Part I: A Generic Agile Method
Chapter 1. Why Agile?
The "Disappointment Cycle" of Many Traditional Projects
Agileâs Iterative and Incremental Delivery Alternative
Agile as Applied to Data Warehousing
Not A Revolution, Just An Impressive Evolution
Where to Be Cautious with Agile DW/BI
Chapter 2. Agile Development in a Nutshell
Minimal Facilities Required
Product Owners and Scrum Masters
Three Cycles of a Generic Scrum Iteration
Iteration Phase 1: Story Conferences
Iteration Phase 2: Task Planning
Iteration Phase 3: Development Phase
Iteration Phase 4: User Demos
Iteration Phase 5: Sprint Retrospectives
Chapter 3. Project Management Lite
Highly-Transparent Task Boards
Burndown Charts Reveal Progress and Velocity
Dealing with Tech Debt and Scope Creep
Should You Extend a Sprint?
Overcoming Geographical Barriers
Chapter 4. User Stories for Business Intelligence Applications
Traditional Requirement Management And Its Discontents
Agileâs Idea of "User Stories"
User Story Definition Fundamentals
Generic Frameworks for Writing Good User Stories
Part II. Adapting Agile to Data Warehousing
Chapter 5. Developer Stories for Data Integration Projects
Warehousing Architecture and "Developer Stories"
Better Warehouse User Epic Decomposition
Further Project Partitioning Strategies
Answering the Nay Sayers
Chapter 6. Agile Estimation for DW/BI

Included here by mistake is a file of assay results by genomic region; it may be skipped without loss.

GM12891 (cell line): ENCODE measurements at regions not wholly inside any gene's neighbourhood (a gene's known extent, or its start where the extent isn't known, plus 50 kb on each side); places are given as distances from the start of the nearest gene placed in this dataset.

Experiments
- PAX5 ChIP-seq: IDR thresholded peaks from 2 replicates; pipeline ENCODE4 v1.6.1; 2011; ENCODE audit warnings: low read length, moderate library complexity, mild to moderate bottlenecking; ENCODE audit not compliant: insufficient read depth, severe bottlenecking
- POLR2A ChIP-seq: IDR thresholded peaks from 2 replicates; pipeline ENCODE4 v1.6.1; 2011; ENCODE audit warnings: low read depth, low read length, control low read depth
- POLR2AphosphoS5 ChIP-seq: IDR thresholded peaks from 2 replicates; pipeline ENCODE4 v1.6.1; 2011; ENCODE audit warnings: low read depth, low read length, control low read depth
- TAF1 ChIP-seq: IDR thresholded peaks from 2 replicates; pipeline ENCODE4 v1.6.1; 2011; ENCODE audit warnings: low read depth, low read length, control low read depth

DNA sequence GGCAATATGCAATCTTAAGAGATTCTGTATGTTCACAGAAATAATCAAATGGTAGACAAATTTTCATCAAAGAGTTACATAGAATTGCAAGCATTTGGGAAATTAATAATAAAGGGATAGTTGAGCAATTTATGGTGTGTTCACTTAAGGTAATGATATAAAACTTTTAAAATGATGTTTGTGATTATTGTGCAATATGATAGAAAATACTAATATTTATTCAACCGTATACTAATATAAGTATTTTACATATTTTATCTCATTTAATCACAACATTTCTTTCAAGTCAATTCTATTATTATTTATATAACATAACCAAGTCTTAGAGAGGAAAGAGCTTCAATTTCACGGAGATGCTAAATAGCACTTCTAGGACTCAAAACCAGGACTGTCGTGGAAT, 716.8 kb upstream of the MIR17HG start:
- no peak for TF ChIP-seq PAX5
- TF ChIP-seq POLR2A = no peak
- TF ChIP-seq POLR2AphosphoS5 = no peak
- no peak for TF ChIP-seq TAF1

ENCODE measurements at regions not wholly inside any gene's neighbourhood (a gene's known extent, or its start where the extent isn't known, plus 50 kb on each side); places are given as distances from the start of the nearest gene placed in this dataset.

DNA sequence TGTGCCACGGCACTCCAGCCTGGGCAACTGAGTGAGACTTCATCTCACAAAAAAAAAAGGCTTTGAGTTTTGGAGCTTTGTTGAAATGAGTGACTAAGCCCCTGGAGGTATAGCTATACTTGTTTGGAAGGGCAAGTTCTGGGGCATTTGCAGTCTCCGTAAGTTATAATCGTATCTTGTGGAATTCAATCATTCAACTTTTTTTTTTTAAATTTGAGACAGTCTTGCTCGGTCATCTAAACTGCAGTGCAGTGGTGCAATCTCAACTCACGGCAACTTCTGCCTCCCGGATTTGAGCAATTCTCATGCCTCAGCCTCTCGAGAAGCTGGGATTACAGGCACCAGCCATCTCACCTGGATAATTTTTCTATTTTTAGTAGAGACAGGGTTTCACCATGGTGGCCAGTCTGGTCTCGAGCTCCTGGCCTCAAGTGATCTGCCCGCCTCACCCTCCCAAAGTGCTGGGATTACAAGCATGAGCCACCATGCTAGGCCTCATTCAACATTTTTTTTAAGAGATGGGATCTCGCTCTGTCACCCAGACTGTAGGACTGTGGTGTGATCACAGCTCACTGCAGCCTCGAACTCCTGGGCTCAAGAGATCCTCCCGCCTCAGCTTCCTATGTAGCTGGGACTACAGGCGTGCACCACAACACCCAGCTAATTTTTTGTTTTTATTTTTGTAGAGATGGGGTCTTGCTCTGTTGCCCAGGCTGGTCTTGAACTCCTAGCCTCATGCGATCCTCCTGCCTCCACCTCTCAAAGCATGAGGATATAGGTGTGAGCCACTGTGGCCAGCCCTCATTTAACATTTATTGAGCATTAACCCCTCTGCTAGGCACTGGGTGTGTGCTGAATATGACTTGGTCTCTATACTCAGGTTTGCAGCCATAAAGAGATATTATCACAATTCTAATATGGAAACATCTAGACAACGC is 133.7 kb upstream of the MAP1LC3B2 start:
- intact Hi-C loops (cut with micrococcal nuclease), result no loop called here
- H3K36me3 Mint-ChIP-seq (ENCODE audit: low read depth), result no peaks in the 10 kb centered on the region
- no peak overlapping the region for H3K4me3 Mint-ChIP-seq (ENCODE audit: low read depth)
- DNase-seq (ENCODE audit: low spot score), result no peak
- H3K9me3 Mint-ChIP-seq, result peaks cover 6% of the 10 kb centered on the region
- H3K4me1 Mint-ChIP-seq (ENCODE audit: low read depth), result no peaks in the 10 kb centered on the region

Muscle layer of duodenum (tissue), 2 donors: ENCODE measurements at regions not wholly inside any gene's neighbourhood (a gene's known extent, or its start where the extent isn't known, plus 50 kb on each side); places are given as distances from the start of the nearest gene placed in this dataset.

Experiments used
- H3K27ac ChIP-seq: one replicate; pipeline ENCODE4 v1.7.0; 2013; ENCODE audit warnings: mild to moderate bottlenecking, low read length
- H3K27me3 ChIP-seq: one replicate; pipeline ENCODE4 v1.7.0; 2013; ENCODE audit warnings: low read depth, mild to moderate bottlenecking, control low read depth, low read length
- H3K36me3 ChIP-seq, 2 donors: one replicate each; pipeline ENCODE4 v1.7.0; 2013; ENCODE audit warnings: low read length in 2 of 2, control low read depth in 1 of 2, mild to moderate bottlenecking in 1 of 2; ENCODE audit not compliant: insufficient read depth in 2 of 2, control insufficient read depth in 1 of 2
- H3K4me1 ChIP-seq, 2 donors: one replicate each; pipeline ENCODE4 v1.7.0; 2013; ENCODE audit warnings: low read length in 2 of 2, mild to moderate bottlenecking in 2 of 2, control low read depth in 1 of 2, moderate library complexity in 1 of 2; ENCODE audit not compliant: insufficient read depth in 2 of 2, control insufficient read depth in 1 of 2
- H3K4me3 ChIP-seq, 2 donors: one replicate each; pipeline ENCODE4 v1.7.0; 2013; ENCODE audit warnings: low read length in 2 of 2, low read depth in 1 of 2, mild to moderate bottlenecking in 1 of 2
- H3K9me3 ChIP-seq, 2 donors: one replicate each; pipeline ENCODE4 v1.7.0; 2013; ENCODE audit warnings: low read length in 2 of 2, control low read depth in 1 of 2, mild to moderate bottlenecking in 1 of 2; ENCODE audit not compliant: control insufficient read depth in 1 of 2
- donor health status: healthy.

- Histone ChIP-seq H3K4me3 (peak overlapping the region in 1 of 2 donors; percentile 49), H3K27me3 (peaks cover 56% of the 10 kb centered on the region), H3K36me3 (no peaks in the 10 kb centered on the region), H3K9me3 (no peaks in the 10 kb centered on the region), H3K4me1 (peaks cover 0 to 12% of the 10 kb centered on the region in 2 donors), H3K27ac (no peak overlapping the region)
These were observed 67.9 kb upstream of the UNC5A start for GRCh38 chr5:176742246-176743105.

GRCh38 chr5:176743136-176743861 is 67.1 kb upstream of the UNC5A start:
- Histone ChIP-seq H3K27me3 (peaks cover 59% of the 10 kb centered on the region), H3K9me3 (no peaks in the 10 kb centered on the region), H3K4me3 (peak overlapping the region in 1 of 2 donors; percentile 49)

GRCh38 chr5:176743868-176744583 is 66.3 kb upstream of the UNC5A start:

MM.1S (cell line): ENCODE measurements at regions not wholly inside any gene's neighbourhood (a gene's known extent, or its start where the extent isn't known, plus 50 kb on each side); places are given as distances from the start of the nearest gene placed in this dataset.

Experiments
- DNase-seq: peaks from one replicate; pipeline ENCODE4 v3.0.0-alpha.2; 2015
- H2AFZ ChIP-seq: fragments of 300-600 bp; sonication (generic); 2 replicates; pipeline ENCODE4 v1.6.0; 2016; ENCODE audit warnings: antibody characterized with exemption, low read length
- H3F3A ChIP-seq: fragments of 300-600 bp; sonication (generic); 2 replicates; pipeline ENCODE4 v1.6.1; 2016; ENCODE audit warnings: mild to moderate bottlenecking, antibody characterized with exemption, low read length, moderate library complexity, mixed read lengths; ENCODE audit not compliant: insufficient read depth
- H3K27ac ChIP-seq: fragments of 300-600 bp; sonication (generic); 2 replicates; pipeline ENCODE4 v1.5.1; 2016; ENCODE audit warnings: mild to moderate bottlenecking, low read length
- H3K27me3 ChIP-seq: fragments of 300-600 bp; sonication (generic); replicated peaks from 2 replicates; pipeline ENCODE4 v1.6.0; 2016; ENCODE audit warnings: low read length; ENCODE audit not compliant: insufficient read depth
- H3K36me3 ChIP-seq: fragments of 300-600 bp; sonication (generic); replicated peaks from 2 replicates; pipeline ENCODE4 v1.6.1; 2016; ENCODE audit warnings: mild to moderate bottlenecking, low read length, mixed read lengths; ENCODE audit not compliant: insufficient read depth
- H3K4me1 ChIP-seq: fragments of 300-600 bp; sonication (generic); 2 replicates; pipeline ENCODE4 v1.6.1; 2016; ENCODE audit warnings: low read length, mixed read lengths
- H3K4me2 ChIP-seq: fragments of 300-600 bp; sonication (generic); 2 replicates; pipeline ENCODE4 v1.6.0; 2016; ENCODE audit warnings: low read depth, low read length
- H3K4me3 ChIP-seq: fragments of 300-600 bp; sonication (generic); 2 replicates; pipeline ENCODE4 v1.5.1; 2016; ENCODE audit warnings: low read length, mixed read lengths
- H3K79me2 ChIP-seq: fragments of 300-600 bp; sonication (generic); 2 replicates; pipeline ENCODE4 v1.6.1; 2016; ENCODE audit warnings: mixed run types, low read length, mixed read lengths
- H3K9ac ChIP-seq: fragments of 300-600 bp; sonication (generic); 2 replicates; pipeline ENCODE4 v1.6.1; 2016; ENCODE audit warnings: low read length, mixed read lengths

The Damage Done By Bad Estimation
Why Waterfall Estimate Poorly
Two Approaches: Story Points Versus Ideal Time
Agile Estimation Techniques
Agile Release and Project Planning
Estimation Quality As The Teamâs One, True Metric
Chapter 7. Further Adaptations for Agile Data Warehousing
Additional Roles Required
Scrumban: Pipelined Delivery Yields a Sustainable Pace
Tiered Data Models for Managing Dependencies
Reference Models and BOE Cards
Balancing Agility and Perfection in Design
Demo Data Churn and Its Solutions
The Agile Data Warehousing Manifesto
Chapter 8. Starting and Scaling Agile Warehousing Teams
Six Stages in Nurturing A World-Class Team
Stage 0: Time-Boxed Iterations & Agile Estimation
Stage 1: Release Planning
Stage 2: Pipelined Delivery Squads
Stage 3: Requirements Decomposition
Stage 4: Reference Models & Test-Led Development
Stage 5: Continuous Integration Testing
Managing Frustration with Early Iterations
Managing Adversity within the Larger Organization
Picking velocities for the first sprint
Scaling Scrum Teams
SideBar: Items for Iteration -1 and 0
Part III. Retrospective
Chapter 9. Faster, Better, Cheaper
What is Agile?
What is Agile Data Warehousing?
Where Does Agile Get All Its Speed?
Why does Agile Work So Well?
Answering the What Abouts?